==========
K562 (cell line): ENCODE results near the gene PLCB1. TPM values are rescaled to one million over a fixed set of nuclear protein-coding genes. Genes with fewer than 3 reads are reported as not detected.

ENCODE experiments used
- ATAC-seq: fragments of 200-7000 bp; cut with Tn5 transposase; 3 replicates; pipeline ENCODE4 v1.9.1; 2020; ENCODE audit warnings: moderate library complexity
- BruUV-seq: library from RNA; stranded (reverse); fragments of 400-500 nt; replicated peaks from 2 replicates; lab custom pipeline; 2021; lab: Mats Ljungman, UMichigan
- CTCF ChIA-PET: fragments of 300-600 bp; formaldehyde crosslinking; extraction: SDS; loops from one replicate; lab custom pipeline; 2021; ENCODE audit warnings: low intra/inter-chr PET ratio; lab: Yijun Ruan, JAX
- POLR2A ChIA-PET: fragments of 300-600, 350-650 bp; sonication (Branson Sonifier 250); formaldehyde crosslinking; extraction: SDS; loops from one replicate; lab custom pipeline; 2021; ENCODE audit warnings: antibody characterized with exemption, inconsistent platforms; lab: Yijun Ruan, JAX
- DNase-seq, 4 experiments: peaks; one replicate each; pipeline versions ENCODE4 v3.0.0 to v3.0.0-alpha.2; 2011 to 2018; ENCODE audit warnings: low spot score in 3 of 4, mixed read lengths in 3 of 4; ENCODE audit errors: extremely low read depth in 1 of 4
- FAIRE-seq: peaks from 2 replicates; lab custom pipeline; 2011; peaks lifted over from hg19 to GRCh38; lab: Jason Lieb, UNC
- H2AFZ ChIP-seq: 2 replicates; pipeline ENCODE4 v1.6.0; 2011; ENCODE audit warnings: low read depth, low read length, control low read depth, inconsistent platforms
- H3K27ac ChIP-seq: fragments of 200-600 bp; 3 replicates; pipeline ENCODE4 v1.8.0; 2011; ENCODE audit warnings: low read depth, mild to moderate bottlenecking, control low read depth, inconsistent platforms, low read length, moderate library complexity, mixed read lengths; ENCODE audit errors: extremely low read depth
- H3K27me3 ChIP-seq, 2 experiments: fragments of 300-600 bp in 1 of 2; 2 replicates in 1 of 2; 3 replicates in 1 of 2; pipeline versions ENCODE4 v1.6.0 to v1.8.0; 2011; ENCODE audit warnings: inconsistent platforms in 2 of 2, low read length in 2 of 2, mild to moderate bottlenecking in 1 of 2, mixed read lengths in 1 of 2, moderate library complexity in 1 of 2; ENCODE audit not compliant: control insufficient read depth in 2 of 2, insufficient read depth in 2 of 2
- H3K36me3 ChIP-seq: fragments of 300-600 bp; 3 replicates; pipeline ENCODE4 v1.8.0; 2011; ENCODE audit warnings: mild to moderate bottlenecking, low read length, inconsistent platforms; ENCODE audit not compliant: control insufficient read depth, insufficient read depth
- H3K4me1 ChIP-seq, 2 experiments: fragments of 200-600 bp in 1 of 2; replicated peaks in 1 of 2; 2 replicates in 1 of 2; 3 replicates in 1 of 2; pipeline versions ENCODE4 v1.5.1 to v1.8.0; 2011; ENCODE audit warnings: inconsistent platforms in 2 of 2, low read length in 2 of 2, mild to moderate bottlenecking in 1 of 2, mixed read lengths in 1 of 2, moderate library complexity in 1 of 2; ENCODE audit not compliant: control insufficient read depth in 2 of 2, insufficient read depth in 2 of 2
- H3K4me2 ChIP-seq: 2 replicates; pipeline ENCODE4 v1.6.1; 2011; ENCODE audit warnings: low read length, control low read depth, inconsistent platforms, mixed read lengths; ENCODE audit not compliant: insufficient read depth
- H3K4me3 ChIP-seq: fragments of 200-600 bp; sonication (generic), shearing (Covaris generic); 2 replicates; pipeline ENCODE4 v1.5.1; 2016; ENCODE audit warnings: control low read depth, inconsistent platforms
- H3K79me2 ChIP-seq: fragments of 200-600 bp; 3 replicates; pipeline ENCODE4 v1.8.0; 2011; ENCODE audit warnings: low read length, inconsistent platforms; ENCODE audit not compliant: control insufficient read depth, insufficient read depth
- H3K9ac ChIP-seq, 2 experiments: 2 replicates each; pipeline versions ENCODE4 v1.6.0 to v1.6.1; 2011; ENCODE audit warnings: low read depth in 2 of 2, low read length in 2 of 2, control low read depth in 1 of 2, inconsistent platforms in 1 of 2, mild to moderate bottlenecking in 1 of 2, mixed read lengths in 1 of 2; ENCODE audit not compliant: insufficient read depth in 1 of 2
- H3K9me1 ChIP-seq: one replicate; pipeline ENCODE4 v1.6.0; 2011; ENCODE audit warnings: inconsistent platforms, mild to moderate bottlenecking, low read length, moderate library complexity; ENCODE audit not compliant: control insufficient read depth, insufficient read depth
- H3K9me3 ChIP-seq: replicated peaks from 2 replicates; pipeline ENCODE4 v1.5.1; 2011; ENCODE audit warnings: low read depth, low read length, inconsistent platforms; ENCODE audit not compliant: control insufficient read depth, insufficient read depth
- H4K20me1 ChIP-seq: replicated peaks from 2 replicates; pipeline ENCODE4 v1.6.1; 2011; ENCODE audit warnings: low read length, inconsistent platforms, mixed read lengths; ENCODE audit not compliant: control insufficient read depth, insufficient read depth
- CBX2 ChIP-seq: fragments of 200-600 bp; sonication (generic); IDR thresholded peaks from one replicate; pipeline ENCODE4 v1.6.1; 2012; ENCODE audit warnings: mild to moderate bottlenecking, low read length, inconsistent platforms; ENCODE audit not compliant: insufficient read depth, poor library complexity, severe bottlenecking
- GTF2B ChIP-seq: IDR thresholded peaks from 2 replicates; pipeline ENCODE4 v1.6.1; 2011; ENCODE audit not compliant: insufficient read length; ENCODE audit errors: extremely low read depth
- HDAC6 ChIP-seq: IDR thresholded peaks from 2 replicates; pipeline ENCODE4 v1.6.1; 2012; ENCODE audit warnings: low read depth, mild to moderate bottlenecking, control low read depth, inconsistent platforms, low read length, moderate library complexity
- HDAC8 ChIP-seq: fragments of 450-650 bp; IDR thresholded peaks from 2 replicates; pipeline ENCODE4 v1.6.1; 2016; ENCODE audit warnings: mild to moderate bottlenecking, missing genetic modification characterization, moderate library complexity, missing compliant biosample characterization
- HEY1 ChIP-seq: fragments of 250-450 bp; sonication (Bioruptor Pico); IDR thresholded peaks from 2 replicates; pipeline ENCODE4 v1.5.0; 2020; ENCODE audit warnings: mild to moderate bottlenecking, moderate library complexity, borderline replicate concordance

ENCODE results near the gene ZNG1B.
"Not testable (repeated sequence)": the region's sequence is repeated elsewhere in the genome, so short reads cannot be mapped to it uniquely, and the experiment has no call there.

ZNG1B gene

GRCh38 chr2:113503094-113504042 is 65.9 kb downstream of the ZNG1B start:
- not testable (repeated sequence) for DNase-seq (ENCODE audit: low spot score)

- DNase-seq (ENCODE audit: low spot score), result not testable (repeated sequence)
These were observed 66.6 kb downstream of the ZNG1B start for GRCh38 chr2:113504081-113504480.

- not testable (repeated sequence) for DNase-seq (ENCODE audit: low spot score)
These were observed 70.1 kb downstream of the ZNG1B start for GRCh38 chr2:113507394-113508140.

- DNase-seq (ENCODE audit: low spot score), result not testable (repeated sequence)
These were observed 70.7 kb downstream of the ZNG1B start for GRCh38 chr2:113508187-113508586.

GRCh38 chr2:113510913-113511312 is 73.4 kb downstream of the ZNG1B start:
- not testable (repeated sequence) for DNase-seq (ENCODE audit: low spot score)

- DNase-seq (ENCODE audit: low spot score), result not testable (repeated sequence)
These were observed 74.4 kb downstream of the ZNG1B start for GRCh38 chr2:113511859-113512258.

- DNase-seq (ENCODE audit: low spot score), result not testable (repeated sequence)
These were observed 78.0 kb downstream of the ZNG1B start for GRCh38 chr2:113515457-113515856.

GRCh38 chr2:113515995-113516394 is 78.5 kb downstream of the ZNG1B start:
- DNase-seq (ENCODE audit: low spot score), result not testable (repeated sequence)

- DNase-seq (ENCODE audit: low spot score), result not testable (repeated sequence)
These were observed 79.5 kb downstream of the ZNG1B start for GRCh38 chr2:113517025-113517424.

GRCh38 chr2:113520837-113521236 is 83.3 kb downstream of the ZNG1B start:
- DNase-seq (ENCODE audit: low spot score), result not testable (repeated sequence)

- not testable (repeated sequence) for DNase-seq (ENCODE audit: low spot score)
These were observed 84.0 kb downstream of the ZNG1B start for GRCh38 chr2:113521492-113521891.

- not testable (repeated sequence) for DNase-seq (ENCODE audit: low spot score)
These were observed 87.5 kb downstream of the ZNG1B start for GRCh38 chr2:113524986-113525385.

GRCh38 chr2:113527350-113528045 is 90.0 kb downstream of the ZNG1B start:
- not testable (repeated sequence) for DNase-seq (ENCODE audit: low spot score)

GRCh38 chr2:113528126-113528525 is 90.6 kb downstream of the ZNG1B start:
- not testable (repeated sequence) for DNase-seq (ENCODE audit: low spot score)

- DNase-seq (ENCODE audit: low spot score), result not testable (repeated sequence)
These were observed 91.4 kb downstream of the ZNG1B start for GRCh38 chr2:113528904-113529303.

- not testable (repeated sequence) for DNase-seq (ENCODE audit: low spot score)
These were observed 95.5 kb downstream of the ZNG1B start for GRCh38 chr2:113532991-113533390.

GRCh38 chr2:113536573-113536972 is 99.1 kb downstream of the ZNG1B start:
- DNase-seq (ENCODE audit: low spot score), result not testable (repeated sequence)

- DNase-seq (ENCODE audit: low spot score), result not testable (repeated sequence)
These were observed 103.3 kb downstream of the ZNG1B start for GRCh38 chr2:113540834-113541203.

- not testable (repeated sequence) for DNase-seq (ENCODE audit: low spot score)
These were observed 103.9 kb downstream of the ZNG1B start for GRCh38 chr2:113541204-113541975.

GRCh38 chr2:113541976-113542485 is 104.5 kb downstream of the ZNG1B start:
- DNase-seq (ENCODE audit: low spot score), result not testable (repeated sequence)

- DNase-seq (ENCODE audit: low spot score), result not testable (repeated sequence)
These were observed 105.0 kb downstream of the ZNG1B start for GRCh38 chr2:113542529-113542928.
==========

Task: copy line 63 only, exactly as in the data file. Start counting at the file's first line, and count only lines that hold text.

- DNase-seq (ENCODE audit: low spot score), result not testable (repeated sequence)